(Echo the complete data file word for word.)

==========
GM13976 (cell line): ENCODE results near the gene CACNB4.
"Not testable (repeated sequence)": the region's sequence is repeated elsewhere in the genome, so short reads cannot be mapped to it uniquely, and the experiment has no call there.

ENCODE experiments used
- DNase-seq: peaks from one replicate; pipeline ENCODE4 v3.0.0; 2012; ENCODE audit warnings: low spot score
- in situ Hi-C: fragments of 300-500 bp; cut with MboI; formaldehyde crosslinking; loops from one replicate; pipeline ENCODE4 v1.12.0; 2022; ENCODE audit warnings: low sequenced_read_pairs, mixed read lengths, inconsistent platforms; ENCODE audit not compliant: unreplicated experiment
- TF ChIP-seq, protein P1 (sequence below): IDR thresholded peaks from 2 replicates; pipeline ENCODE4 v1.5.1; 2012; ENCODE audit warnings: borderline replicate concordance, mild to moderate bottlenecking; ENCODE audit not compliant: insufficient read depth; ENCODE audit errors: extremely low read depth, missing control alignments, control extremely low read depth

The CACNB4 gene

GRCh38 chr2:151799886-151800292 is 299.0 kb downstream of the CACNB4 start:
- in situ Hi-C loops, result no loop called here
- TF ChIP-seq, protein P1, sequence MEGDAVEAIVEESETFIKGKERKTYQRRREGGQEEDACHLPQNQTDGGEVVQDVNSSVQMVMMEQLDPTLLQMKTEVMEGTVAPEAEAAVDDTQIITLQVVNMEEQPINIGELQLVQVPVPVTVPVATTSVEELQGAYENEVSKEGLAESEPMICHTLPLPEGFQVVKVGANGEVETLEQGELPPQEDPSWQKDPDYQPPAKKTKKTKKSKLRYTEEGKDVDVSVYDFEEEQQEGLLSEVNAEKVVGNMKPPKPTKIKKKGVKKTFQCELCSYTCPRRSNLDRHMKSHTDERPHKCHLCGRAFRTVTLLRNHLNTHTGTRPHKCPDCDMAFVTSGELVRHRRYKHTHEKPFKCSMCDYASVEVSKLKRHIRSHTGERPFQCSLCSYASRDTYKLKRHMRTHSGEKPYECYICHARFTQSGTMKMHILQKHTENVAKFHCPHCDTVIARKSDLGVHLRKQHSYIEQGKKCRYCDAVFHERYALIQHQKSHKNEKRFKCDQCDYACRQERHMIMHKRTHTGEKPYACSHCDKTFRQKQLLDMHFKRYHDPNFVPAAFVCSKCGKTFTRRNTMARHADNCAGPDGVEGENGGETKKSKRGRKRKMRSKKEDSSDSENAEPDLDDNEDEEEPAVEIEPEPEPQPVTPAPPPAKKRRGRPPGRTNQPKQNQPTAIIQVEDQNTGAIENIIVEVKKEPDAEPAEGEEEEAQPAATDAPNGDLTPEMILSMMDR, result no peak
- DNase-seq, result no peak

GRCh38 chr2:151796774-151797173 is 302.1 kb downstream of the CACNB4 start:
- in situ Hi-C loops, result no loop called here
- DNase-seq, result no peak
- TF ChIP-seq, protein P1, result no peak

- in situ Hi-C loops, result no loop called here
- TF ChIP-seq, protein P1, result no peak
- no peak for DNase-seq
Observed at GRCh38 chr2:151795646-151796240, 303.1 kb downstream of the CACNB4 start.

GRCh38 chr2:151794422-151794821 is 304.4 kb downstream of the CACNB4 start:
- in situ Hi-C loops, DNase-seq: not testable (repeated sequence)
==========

GM13976 (cell line): ENCODE results near the gene CACNB4.
"Not testable (repeated sequence)": the region's sequence is repeated elsewhere in the genome, so short reads cannot be mapped to it uniquely, and the experiment has no call there.

ENCODE experiments used
- DNase-seq: peaks from one replicate; pipeline ENCODE4 v3.0.0; 2012; ENCODE audit warnings: low spot score
- in situ Hi-C: fragments of 300-500 bp; cut with MboI; formaldehyde crosslinking; loops from one replicate; pipeline ENCODE4 v1.12.0; 2022; ENCODE audit warnings: low sequenced_read_pairs, mixed read lengths, inconsistent platforms; ENCODE audit not compliant: unreplicated experiment
- TF ChIP-seq, protein P1 (sequence below): IDR thresholded peaks from 2 replicates; pipeline ENCODE4 v1.5.1; 2012; ENCODE audit warnings: borderline replicate concordance, mild to moderate bottlenecking; ENCODE audit not compliant: insufficient read depth; ENCODE audit errors: extremely low read depth, missing control alignments, control extremely low read depth

The CACNB4 gene

GRCh38 chr2:151799886-151800292 is 299.0 kb downstream of the CACNB4 start:
- in situ Hi-C loops, result no loop called here
- TF ChIP-seq, protein P1, sequence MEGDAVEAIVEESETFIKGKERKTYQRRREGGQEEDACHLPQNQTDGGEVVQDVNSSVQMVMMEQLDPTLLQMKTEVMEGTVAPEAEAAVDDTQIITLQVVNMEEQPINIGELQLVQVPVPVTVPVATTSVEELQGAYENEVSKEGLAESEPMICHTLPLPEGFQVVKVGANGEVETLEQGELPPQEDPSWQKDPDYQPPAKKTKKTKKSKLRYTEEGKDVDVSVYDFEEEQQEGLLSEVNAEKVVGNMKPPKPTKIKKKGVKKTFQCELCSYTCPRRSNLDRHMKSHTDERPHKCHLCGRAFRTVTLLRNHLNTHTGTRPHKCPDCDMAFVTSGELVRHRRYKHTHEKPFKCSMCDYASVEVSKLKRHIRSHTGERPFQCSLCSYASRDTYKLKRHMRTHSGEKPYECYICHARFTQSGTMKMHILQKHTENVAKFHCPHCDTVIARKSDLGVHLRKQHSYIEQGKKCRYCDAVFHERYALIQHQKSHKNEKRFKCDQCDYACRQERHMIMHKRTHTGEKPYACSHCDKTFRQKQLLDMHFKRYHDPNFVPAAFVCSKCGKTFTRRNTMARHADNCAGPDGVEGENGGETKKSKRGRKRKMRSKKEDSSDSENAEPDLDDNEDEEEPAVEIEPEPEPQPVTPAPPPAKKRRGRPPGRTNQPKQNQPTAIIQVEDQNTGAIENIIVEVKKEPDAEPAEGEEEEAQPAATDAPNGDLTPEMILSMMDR, result no peak
- DNase-seq, result no peak

GRCh38 chr2:151796774-151797173 is 302.1 kb downstream of the CACNB4 start:
- in situ Hi-C loops, result no loop called here
- DNase-seq, result no peak
- TF ChIP-seq, protein P1, result no peak

- in situ Hi-C loops, result no loop called here
- TF ChIP-seq, protein P1, result no peak
- no peak for DNase-seq
Observed at GRCh38 chr2:151795646-151796240, 303.1 kb downstream of the CACNB4 start.

GRCh38 chr2:151794422-151794821 is 304.4 kb downstream of the CACNB4 start:
- in situ Hi-C loops, DNase-seq: not testable (repeated sequence)